Marty Khan: Outward Visionary
MK: I do, despite the fact that things didn't progress as I had hoped herebut more on that in a bit.
Within the book, a lot of people are going to be looking at the more explosive text, but Part IV, which comprises more than one third of the book, is about constructive activity. It covers musicians' working together, utilizing the 501(c)(3) nonprofit corporation, economic development, locking down deals, et cetera. The section emphasizes the point that you can't work by yourself, and even the earlier sections of the book talk about the team and the importance of team activity.
So, the methodology: I had written the book to benefit the world of jazz education. Look, no matter how hard it is to play this music, it's even harder to make a living at it. So I decided to write a book that would be an appropriate and relevant text to be used in application of these concepts.
It didn't work out as I'd intended, because the now-defunct IAJE [International Association of Jazz Educators] and the jazz education world are handicapped by the same problems as Jazz at Lincoln Center and the world of foundations. What they really want is to be able to say to their students, "Here's what you need: three parts paprika, three parts cinnamon in a cup of tea. Stir it up, drink it down, and you'll be a success." Instead, my book said, "OK, now that you've worked hard on your music, you'll need to work ten times harder on your career." And that just isn't good for the jazz education business.
A lot of schools do have the book, but only a few use it as a text, and its methodology of action is not being applied. You have an education business that's launching 6,000 new musicians onto a scene where there's steady work for maybe 60 of them, and that's absurd. Of course, the IAJE collapsed under its own weight, and it was replaced by another well-intentioned organization that hopefully won't be structured the same way. The structure of most educational organizations is inherently wrong. I feel that education is key to fixing these problems, as it always has been. If institutions were offering business education, many of those musicians who otherwise would be failing as musicians would be in a position to provide business services to those who stay with the music, and then you might have 3,000 of those 6,000 being employed as artists or professionals serving the artists.
Here in Tucson, Professor Kelland Thomas, who headed the University of Arizona's Camerata Program during the years I've been involved, saw the value in what I taught and in my writing, and in January 2010 invited me to participate in more depth than just as a lecturer. When he told me about what he had in mind, I said, "It sounds like you want a collective." The class comprised about 40 students, nearly half of them interested in the business side of things, and the rest being aspiring musicians, some of whom are beginning to recognize that they may not be able to be successful musicians and will have to apply themselves to the business side.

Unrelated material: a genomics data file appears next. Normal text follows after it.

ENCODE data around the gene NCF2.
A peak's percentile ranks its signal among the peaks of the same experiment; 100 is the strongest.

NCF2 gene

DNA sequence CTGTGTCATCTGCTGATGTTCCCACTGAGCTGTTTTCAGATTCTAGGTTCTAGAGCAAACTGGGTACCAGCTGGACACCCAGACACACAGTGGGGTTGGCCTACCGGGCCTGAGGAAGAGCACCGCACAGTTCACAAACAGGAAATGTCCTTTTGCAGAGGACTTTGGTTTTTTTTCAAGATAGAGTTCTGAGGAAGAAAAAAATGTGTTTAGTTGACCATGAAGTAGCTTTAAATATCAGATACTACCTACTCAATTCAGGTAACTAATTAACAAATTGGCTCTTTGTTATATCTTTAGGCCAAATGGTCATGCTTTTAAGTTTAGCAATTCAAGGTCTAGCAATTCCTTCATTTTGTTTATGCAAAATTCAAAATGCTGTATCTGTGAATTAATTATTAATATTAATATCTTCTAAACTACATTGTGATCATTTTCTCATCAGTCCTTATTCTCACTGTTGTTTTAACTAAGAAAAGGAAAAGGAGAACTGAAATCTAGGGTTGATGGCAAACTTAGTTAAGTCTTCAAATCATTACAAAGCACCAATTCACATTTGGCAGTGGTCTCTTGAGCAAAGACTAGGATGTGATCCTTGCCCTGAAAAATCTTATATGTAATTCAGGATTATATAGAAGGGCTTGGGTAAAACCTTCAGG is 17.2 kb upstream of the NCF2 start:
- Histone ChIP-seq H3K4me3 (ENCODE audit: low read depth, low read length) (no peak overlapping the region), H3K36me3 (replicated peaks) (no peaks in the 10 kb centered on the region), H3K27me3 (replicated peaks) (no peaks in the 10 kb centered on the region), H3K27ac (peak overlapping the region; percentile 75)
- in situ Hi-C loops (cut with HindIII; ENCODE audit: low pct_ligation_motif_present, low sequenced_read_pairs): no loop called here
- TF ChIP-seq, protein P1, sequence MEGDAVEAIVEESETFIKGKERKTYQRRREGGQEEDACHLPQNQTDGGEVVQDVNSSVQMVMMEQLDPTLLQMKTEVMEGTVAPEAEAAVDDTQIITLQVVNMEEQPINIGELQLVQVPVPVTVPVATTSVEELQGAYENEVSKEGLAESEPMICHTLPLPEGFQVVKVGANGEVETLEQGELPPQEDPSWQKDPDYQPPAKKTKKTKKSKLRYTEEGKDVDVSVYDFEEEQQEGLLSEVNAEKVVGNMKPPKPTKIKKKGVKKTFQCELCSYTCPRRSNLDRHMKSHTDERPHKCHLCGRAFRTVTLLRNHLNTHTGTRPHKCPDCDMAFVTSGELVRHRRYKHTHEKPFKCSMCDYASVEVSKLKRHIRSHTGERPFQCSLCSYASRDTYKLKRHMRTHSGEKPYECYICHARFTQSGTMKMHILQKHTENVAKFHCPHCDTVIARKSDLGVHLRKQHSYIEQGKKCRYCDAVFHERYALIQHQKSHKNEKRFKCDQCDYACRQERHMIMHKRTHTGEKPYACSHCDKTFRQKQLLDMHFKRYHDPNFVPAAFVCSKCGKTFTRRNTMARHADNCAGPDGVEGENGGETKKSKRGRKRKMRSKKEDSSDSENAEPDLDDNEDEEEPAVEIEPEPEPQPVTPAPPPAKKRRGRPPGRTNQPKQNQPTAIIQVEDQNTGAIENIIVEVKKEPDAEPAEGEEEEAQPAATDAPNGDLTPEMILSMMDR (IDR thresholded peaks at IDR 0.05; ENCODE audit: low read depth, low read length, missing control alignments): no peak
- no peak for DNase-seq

So I said, "OK, let's find projects by which all of these people can work together to accomplish certain goals. Let's form some ensembles and related projects, and have the other people manage and develop this as an actual business and performance element." They were able to do this in a manner in which they had the freedom to create what they wanted, but had the discipline and support of professionals to shape their work into something. As a result of our efforts, the program began to launch the careers of certain musicians and professionals after the first year.
Unfortunately, with the budget crisis deeply affecting education hereand everywhere for that matterand with Dr. Thomas' decision to focus on other things that took him away from Camerata, whether or not these programs continue is up in the air, along with whether or not I will be able to remain involved with it. But the program is there for use if the new director so decides.
In any case, this is how I met Rahe, who was an outstanding student and artist, as well as a person of clear focus and vision. The connection we made with her reminded me of the connections I made with some of my favorite artist-clients back in the early days. I said, "This is somebody who has a different outlook on things," and so we created a new model for the university to do business on behalf of its students. Essentially, her project, the CD Out of the Box (Outward Visions Music, 2011), became a model for universities to do business with their students.